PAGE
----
I recently received this question from a parent:
What I would like to see you write about is the electronic evolution in schools in which nothing is on paper anymore, no text books, work books, etc.
I’m struggling with this especially for my middle schoolers where I can’t ever see the breakdown of a grade or my kids’ actual work. I just see the grade, and so I have no clue how to intervene or what to help them with. How can I help my kids with concepts in this new environment?
I was not surprised to receive this question. Today, every public school in the United States has access to the internet and at least 97% of teachers reported having computers in their classroom (from National Science Board). Some schools are even moving to the popular model of issuing a computer to every student. And a majority of teachers are still reporting they still don’t have enough technology teaching tools as they need.
The research does not match our nation’s increasing appetite for technology. There is limited research out there that actually points to greater achievement with increased technology tools in the classroom, and the research that does exist points to limited increases.
So then why are we pushing forward with more technology?
- Technology often makes things simpler for teachers. For example, SMART boards make interacting with power points and papers quick and easy. Plus you can save what you wrote and share it with your students. Another example is online workbooks, like IXL, which frees up time for teaching printing out practice problems. It even tracks progress!
- Students do need to learn how to access and use technology for society (however, I think the tech being used in classroom is not actually doing a fantastic job at this yet).
- There is a status symbol involved with a school that has laptops in every student’s hands.
- It’s better for the environment and often school district’s pocket books. Text books and paper are expensive!
However, there are some problems with how we currently interact with technology. The first, and already brought up point, how to parents interact with this new system? Additionally, most teachers don’t have enough training to actually use these devices efficiently and effectively. And many teachers end up following back on these devices when they are swamped (whereas in the past students would pull out some independent work or reading).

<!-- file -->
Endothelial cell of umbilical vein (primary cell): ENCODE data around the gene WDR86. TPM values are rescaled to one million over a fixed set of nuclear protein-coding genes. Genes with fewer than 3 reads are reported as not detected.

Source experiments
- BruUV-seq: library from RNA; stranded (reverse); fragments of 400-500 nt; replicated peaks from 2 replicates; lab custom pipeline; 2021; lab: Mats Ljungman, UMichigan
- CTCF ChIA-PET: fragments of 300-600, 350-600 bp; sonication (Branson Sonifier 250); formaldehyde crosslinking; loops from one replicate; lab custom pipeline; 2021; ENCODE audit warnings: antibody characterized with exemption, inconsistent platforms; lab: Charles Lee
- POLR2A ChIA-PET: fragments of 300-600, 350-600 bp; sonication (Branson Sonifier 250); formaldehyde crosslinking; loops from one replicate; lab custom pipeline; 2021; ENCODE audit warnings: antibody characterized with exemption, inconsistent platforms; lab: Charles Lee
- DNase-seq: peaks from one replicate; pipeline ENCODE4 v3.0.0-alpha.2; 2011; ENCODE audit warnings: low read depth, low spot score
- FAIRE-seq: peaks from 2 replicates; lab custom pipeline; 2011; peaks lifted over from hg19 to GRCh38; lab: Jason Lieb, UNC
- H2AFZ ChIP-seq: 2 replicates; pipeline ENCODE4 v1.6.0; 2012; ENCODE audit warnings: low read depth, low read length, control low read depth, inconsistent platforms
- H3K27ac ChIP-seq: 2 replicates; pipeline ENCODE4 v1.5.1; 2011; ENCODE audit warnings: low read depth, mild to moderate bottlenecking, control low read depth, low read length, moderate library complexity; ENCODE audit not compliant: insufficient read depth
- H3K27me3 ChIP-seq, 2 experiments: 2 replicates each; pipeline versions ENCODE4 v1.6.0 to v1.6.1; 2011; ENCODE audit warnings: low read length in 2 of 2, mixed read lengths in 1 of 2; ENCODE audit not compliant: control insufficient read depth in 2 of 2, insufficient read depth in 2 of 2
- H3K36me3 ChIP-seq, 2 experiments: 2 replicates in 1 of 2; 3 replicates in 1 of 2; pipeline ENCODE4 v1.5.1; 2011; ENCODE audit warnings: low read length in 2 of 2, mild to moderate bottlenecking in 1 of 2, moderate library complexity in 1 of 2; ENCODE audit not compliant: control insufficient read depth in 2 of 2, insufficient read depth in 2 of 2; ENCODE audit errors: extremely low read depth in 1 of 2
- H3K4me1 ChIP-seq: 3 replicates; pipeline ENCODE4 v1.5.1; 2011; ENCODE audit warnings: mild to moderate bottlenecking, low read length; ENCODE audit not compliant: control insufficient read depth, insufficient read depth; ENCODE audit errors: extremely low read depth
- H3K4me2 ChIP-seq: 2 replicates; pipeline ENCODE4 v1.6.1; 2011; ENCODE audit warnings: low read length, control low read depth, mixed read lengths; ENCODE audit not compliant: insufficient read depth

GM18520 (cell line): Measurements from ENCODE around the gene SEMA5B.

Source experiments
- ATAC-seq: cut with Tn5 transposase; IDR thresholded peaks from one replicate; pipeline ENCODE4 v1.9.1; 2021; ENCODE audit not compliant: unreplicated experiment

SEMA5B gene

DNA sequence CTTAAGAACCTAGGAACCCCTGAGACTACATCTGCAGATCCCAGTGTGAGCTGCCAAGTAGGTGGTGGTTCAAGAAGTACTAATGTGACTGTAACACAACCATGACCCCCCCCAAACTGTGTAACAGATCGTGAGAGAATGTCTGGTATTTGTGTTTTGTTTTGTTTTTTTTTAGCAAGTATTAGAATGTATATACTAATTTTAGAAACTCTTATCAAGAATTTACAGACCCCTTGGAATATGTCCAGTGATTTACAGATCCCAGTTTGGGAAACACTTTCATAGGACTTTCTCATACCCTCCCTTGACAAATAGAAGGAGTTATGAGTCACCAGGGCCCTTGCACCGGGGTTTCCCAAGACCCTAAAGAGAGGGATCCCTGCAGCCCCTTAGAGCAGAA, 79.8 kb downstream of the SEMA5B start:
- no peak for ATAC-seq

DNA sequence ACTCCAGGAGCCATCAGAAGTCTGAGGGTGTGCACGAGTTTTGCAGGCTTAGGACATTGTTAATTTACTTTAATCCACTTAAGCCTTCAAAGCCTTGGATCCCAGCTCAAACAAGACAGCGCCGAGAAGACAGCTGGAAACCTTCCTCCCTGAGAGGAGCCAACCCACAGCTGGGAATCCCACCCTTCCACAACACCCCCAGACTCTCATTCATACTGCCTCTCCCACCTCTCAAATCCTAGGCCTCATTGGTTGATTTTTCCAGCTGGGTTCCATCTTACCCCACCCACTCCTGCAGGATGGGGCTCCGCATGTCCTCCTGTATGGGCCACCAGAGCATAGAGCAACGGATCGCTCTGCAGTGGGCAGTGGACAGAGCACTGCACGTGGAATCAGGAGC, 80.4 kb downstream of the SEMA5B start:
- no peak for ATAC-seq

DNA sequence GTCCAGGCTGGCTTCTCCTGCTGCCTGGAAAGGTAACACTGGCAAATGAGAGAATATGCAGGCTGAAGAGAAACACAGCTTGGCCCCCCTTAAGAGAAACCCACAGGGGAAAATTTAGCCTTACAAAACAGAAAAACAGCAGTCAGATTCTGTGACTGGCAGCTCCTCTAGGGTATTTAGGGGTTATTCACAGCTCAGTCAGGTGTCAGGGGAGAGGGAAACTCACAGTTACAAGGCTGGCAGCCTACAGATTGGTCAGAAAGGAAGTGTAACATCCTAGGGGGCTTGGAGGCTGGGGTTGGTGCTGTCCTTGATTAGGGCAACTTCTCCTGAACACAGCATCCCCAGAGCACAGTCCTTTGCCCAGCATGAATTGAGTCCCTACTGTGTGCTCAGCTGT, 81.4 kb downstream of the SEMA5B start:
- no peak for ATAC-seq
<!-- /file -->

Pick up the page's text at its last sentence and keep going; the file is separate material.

Plus my personal beef with technology in schools: Putting a kid on a computer does not simply make sure they are prepared technically for life. Students need computing skills such as Microsoft Office, Google docs, typing skills, coding skills, basic hardware skills, how to differentiate good and bad articles/news, internet etiquette and safety, and how to actually use technology creatively. But I digress…
How do parents help their children on a virtual platform?
- Parents are HUGE education influencers. If you are concerned with a lack of communication associated with technology reach out to your school, your teachers, and your school board. You might feel powerless at first, but schools definitely listen. You need to become your local lobbyist.
- Talk to your teachers. Most online textbooks/workbooks also come with some type of tracking and reporting system for teachers. Ask the teacher for those reports.
- The follow up for the #2 is to be ready if the teacher does not know how to access the reports. This is VERY common. Teachers don’t get enough training on their tools. Ask to come and help access it or ask for just a screen shot/picture of the assignment.
- Find out if there is a way to access class materials from home. Many online tools also offer the ability to see what your student is learning at home.
- Additionally, ask your teachers if there is a way to report weekly or bi-weekly on assignments. Not just what is due, but an actually way to SEE the assignment.
- If you school’s programs do not have these features, they seriously need to consider a different curriculum. There are so many options today that it’s absurd to not have access to everything. Tell your school district that issue.
- Remember that teachers are over worked, have a ton of students to manage, and are probably communicating with 20 other parents at the same time. Stay polite, but stay on them. Keep asking and working with the teacher to see how you can access the materials.
- When your child works on homework, be with them. They might seem engaged on their technology, but they may just be goofing off. If they were bored with their paper and pencil, they will probably be bored on their computer.
- If you need help accessing the online materials, ask if someone at school could do a demonstration. Most likely you’re not the only parent struggling.
- Have your child show you what they working on and how to access their homework. I can’t tell you how many times kids have told me, “I know how to do it.” And then when I asked them to show me, they only knew part of the directions or were doing something weird.
- Consider teaching your child some of the skills I mentioned above yourself or from an additional course. Those are invaluable.
It’s not going to be easy. Transitioning to a virtual environment has growing pains. But if you continue to communicate and stay involved, it’s doable. Be brave to speak out.
You may also be interested to read other ways to empower and support your child in school from this article. Or check out Education Week’s article that reviews several different technology supports and research.
Have any other tricks to staying involved? Comment below.
Or if you have an educational question, contact me!